a complex sound spectrum V[f) that has frequencies ranging from
minus inﬁnity to plus inﬁnity, and an integral that, for a given wave—
form v[t], gives the complex spectral function V[f]. Such an overall
resolution of a complete waveform into a spectrum is of limited use
in connection with music. For example, we could in principle ﬁnd
the spectrum of a complete piece of music. This would tell us very
little that we would care to know. Today, most Fourier analyses of
waveforms are performed by computer programs, using a discrete
deﬁnition of the Fourier transform. It is important to note that a waveform, that is, a plot one cycle
long of amplitude versus time, is a complete description of a peri
odic waveform. A spectrum gives a complete description of a wave—
form, consisting of two numbers for each single frequency. These
two numbers can describe the real and imaginary parts of a complex
number, or they can describe the amplitude and phase of a particular
frequency component. Conversion back and forth from complex
number representation to amplitude and phase representation is ac—
complished simply. In plots of spectra of sound waves. the phase of the spectral com—
ponents is seldom displayed. What is plotted against frequency is
usually how the amplitude varies with frequency. The amplitude is
often given in decibels. Or the square of the amplitude is plotted
versus frequency. This is called a power spectrum. Is the phase of a Fourier component important? Figure 4.7 shows
4 periods of waveforms made up of 16 sinusoidal components with
harmonic frequencies [fw 2f“, 3f“, etc.) having equal amplitudes
but different phases. The waveforms look very different, The top
most waveform is a sequence of narrow spikes with wiggles in be—
tween. In the center waveform the phases have been chosen so as to
make each repeated cycle of the waveform look like a sinusoid of
decreasing frequency. also called a chirp. In the waveform at the 46 1e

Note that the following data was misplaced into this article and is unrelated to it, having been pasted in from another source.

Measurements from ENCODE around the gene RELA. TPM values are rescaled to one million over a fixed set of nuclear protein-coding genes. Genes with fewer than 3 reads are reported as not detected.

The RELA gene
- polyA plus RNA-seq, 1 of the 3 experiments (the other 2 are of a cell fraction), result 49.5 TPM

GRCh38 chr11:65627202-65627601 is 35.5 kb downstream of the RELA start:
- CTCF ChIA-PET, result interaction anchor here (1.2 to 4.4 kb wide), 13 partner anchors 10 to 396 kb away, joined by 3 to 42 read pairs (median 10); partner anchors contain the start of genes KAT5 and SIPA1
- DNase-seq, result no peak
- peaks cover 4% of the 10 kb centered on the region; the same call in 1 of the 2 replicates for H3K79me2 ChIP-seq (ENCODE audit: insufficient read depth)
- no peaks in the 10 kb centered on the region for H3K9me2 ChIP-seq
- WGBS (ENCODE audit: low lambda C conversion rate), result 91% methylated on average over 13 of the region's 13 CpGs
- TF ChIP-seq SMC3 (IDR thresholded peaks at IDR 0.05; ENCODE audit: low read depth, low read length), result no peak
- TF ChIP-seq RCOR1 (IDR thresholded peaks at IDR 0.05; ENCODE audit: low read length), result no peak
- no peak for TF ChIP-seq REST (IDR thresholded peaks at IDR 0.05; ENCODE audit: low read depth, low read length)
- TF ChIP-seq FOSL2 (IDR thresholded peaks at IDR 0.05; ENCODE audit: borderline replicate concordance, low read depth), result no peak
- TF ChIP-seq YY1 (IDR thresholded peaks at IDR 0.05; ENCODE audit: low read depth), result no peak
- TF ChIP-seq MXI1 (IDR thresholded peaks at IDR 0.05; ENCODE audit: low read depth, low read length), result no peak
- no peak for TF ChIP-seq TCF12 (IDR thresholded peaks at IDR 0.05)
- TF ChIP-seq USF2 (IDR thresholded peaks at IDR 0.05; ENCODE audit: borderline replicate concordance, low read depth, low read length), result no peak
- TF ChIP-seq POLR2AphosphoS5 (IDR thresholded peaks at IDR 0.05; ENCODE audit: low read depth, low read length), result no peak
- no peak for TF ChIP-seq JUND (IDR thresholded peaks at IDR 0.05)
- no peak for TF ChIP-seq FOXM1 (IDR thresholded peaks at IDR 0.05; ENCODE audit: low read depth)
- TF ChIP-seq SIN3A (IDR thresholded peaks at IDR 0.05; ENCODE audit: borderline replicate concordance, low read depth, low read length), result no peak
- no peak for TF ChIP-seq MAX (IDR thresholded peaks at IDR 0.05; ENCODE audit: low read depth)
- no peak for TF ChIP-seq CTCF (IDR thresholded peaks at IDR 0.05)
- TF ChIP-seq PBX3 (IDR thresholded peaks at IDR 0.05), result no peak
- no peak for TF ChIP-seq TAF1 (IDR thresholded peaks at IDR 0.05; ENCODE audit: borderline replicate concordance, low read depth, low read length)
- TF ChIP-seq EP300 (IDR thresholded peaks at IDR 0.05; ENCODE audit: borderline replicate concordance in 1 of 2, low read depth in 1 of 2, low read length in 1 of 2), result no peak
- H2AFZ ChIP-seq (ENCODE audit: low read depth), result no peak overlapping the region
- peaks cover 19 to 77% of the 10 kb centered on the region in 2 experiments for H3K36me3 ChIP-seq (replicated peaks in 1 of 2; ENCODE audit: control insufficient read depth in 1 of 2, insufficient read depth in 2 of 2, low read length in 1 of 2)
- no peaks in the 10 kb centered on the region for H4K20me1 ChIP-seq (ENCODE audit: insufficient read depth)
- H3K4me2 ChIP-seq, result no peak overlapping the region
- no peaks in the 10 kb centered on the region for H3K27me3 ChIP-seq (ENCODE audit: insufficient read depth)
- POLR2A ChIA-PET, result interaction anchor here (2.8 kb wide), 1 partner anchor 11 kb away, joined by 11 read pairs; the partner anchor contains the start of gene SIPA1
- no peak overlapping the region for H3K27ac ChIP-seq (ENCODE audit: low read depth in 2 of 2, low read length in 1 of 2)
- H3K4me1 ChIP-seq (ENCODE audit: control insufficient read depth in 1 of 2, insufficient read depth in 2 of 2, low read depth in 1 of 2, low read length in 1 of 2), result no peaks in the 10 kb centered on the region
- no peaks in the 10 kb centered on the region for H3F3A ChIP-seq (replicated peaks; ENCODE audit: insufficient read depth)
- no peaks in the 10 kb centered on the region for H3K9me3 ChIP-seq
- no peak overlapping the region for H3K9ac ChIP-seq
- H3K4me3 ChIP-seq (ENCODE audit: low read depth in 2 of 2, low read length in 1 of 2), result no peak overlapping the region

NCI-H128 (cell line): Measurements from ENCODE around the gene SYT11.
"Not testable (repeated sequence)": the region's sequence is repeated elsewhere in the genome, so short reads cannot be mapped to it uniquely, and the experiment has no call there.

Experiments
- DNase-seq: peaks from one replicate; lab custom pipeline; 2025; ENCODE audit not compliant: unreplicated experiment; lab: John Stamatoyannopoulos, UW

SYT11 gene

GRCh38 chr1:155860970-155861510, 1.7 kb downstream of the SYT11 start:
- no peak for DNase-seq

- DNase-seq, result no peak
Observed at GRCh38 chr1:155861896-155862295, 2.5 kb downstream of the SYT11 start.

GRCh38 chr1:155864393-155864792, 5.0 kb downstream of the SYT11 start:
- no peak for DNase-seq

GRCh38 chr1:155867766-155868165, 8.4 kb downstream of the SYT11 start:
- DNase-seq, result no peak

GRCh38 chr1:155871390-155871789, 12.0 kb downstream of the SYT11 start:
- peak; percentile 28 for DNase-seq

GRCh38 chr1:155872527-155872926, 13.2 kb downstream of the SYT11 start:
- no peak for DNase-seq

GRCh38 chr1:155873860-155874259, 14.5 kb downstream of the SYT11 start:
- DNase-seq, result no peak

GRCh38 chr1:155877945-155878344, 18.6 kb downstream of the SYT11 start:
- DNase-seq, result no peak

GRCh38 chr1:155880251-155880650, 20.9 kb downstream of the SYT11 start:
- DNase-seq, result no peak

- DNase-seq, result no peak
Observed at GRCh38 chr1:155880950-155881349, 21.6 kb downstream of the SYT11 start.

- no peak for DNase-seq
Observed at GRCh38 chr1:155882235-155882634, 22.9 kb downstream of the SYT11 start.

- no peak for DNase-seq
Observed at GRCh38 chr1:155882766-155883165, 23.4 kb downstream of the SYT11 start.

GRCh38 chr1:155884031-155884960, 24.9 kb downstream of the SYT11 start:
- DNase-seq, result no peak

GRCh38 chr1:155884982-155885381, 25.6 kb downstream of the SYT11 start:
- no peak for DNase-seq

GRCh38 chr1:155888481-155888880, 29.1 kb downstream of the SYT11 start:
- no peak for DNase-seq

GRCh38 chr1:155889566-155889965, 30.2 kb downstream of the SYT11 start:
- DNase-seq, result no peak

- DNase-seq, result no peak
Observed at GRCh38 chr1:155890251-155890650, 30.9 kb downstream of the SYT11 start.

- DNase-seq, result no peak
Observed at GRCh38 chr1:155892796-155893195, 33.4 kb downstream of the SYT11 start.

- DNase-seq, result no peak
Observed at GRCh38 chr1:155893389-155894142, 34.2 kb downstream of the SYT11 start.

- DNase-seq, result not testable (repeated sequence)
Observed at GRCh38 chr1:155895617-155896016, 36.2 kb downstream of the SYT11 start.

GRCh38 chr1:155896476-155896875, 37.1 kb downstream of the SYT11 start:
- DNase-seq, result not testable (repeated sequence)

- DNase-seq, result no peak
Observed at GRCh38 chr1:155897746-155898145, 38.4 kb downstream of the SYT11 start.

al )d ill
se
1d W
of
te Figure 4.7 4. Sound Waves and Sine Waves 47 16 sine waves
equal amplitudes
and phases l6 sine waves .
equal amplitudes ‘\ '
Schroeder phases lﬁ sine waves l r . , , "l . «
equal amplitudes 5’1 if I n ‘ if lwlﬁvll )5 n a“; l Writ ,i‘l ,all 7%" j
random phases ll 'N' l w} l \ a ‘* (,1 will " 'l h e" “ “I ll fawn.  The effect of phase on waveform. Sixteen harmonically related sine waves of equal ampli
tude make up the three waveforms, with the only difference being phase. bottom, the relative phases were chosen at random, and the wave—
form looks like a repeating noise. Although the amplitude spectrum
is the same for all three waveforms, the phase spectra are different
and the waveforms look very different. These three different wave—
forms sound different at 27.5 Hz with headphones. At 220 HZ the
sounds scarcely differ with headphones. At 880 Hz there is no differ
ence in sound. In a reverberant room, differences are small even at
27.5 Hz. Partly because we don't listen through headphones, and partly be—
cause most pitches are higher than 27.5 Hz, most plots of spectra
take no account of phase. It can be important to know how the frequency content of a musi
cal sound changes with time. Many sustained musical sounds have
small, nearly periodic changes of amplitude (tremolo) or of fre—
quency (vibrato). And there are attack and decay portions of musical
sounds. As an example of the importance of this, JeanClaude Risset
and Max Mathews found in 1969 that in the sounds of brassy instru—
ments, the higher harmonics rise later than the lower harmonics.
This is useful, indeed necessary, in synthesizing sounds with a
brassy timbre. How can we present a changing spectrum in a way
that is informative to the eye? One way of representing changing
spectra is to plot successive spectra a little above and to the right of
one another, so as to give a sense of perspective in time. Figure 4.8
shows successive spectra of a sine wave with a little vibrato that
shifts the peak a little to the left, then back, repeating this pattern
periodically. There is another way ofrepresenting changing spectra, a represen
tation by sonograms (also called spectrograms). This is particularly
valuable in studying very complicated sounds such as speech. A so